- These curves will drive the center tip of the tool during a 2½ Axis Engraving operation.
Add Machining Regions
In this step we will create 4 pre-defined machining regions. MecSoft CAM allows you to create machining regions and save them for use with toolpath operations. In this example we will predefine 4 machining regions. We will use these regions to drive our cutting tool during a 2½ Axis Engraving toolpath operation. See Finishing Operations below for more about how these predefined regions are used. Also refer to the Optional Methods section below. You will also find suggestions on alternate methods to achieve the same goal.
When we are finished creating the predefined regions, the Regions tab of the Machining Objects Browser will look like the image below. We see that there is one Machining Region Set: Radial Slot that contains 4 regions below it. These 4 regions are named Slot Top, Slot Bottom, Slot Ramp Outer and Slot Ramp Inner.
The toolbar on the Regions tab contains the icons and commands you need to create the region set and the four regions. These are the first two icons on the left side of the toolbar. The first being the Create Machining Region Set command. Selecting it adds a new set with nothing under it. Then when you pick the Select Curves icon, you are prompted to select curves. So we selected the top edges of the keyway slot and pressed enter. A region named “Curve Region #” is added under the region set. If you create the region first, the region set is added automatically. We then renamed this region as Slot Top.
We repeated this procedure to create a region named Slot Bottom. We then created the two regions named Slot Ramp Outer and Slot Ramp Inner. You can also select all of the 4 curves at one time and add each to the set and then rename them. Now when you select each region from the Regions tab you see that they highlight green on the part. The illustrations above show you what each region looks like.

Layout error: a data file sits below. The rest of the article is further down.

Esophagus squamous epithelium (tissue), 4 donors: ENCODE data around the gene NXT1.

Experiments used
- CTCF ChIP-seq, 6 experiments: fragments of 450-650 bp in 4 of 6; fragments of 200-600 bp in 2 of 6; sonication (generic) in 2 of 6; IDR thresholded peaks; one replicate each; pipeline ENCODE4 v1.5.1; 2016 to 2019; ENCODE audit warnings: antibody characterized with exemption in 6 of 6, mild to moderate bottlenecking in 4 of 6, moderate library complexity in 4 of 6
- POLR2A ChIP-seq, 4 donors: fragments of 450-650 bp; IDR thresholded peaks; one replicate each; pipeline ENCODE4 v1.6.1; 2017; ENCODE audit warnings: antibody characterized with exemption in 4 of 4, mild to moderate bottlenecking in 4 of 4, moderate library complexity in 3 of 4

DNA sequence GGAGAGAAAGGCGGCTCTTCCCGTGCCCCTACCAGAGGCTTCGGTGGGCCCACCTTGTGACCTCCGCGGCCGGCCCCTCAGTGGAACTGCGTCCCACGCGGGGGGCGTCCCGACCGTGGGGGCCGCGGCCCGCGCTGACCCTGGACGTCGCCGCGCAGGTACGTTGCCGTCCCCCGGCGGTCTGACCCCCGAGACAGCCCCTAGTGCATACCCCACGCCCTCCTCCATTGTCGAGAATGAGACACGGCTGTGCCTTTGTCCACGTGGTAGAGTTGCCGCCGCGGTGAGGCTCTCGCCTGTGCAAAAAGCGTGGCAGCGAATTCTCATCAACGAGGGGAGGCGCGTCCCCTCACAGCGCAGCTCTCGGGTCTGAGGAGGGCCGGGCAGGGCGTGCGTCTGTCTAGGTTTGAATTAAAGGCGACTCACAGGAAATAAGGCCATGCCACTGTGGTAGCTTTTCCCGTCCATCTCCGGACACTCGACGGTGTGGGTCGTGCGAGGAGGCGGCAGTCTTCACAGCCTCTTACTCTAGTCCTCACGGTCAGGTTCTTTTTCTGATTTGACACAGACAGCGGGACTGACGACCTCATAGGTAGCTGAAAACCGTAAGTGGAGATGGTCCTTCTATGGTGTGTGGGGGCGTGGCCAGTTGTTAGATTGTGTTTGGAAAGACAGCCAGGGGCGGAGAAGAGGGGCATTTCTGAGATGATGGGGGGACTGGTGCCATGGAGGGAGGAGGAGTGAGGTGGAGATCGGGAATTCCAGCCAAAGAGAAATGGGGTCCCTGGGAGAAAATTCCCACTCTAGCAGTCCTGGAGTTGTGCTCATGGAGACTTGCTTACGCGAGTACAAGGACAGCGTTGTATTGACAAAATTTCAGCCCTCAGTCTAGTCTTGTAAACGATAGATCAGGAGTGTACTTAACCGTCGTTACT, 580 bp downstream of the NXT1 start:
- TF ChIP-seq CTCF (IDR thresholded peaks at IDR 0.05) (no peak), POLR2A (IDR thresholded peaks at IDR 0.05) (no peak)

The Stock & Setup
The stock definition for this project is a Part Bound Cylinder Stock. It is referred to as Part Cylinder Stock on the Stock menu on the Program tab. This stock definition computes the size of your part and then allows you to add an offset value to both the Radial and the Axial dimensions. You can also set the axis of the cylinder and the Axial Offset Direction. In our case we selected the Z axis, set the Radial Offset (r) to 5, the Axial Offset (a) to zero. Since we set the Axial Offset (a) to zero, we need not bother with setting the Axial Offset Direction as it will be ignored. Also, to make sure only the 3D solid was calculated, we checked the box to Ignore Wireframe Geometry in Bounds Computation. The stock and stock dialog are shown below.
Sequence of Operations
The Machining Job and Setup 1 shown below includes two Drilling operations, one 3 Axis operation and three 2½ Axis operations. Note that the 2½ Axis Engraving operation cuts the 5 degree ramp and is the next to the last operation in the Machining Job. The last operation is the Polar Instance that will cut the remaining 3 keyway slots automatically. Also refer to the Optional Methods section below. You will find suggestions on alternate methods in this operational sequence.